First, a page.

Monday, August 24, 2009

The media doesn't get Latin America

The US media, and to a lesser degree the British, is the most influential in the world. For leading papers and broadcasters around the globe, whatever the New York Times, Wall Street Journal or Washington Post (or the Economist) say about their countries is news in itself. Coverage of world news by American media is a first stop for journalists seeking to understand far-off events. The US and British media shape news coverage well beyond their borders, and this is in part why Al-Jazeera and other broadcasters have been created.

Because of this, whatever the US media has to say about Latin America should matter to Latin Americans. Too bad then that such a great part of the US media seems totally out of touch with the region and misinterprets and mis-explains regional politics. The crisis in Honduras has underlined this several times over.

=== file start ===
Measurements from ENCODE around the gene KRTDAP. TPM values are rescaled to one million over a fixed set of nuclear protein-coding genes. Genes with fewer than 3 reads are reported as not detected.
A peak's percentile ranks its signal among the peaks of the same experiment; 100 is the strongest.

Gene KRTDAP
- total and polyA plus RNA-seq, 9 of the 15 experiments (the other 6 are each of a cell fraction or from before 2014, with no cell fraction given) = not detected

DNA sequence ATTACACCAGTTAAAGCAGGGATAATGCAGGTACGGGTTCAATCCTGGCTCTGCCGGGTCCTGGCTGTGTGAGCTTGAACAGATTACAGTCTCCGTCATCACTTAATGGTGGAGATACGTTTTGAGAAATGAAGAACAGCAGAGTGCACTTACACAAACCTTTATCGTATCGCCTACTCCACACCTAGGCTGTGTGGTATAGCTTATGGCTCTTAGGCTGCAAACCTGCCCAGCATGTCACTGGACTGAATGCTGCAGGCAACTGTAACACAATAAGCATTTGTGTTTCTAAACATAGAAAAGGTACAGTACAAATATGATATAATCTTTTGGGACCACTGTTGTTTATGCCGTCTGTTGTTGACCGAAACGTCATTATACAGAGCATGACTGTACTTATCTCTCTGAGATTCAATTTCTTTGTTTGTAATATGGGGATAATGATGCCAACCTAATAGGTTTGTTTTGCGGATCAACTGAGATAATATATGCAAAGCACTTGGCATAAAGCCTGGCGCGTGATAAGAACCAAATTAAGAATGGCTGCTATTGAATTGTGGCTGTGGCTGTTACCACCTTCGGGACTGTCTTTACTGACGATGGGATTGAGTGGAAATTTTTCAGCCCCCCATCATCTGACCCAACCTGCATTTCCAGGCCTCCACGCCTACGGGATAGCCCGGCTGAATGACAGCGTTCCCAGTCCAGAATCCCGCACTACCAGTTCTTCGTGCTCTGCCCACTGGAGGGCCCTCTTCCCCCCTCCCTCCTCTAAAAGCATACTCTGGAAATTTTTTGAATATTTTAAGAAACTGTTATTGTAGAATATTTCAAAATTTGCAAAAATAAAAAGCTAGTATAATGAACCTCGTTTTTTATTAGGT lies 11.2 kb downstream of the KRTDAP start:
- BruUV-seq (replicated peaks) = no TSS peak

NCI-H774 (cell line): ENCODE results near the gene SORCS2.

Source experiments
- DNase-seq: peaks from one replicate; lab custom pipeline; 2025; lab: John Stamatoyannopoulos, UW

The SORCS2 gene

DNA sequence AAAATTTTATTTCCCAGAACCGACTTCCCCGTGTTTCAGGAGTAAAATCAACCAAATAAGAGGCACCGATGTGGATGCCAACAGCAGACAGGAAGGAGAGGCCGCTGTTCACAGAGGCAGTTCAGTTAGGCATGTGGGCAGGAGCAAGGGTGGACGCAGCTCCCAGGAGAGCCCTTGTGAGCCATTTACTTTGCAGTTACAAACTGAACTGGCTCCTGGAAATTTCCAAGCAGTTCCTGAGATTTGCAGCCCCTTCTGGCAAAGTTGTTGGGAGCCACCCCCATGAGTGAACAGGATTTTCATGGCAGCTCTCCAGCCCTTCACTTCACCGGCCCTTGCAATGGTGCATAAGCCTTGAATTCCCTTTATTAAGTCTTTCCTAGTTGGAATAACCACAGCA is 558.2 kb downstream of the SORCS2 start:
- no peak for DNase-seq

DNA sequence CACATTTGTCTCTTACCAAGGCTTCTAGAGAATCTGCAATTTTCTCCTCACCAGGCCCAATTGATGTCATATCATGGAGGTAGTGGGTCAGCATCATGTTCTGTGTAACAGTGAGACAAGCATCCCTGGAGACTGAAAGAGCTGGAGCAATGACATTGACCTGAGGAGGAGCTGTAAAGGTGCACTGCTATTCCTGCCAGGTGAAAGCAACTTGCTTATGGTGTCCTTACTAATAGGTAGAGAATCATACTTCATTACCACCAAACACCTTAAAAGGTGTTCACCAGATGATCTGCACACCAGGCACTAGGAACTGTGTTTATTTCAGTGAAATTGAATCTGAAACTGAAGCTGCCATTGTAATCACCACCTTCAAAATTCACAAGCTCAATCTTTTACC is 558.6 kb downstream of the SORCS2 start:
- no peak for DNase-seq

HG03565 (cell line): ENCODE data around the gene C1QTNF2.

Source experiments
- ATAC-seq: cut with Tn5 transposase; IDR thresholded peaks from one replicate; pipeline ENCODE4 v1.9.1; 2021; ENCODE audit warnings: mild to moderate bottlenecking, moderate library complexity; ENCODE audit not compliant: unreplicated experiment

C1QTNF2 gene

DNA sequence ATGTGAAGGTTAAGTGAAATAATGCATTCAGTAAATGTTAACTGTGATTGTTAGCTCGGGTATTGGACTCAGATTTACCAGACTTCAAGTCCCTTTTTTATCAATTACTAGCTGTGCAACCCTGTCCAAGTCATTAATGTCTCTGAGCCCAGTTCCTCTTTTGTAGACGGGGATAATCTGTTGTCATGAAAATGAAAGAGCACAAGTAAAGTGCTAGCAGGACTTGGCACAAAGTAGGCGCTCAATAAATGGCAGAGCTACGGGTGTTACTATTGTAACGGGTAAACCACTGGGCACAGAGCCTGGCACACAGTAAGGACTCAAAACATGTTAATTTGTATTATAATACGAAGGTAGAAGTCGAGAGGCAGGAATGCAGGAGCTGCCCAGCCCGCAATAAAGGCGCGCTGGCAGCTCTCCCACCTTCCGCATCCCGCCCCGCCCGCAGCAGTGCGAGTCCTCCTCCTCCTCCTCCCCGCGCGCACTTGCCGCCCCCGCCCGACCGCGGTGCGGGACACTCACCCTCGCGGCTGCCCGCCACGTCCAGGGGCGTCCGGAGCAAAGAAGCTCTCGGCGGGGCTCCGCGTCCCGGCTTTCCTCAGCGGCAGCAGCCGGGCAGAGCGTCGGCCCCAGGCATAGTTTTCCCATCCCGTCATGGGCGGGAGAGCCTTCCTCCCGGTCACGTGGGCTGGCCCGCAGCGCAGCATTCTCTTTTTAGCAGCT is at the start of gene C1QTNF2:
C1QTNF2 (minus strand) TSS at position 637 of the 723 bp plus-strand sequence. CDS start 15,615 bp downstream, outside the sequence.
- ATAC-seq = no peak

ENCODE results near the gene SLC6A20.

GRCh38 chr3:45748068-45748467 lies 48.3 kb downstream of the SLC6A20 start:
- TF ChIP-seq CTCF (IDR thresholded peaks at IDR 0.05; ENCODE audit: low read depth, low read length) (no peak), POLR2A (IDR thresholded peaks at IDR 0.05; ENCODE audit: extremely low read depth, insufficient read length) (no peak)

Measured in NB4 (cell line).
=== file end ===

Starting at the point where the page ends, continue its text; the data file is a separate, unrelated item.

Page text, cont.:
To focus support for Zelaya's ousting on his alleged drive against the law is to lose perspective of what it means for Latin Americans to see military boots marching into presidential palaces. Military intervention in political life is weighed by Latin Americans in a way Americans are mostly unable too, for the simple reason that Americans have been fortunate enough never to suffer it. Therefore, to analyse Latin American political affairs and behaviours solely through the prism of American experiences, values and ideas is wrong.

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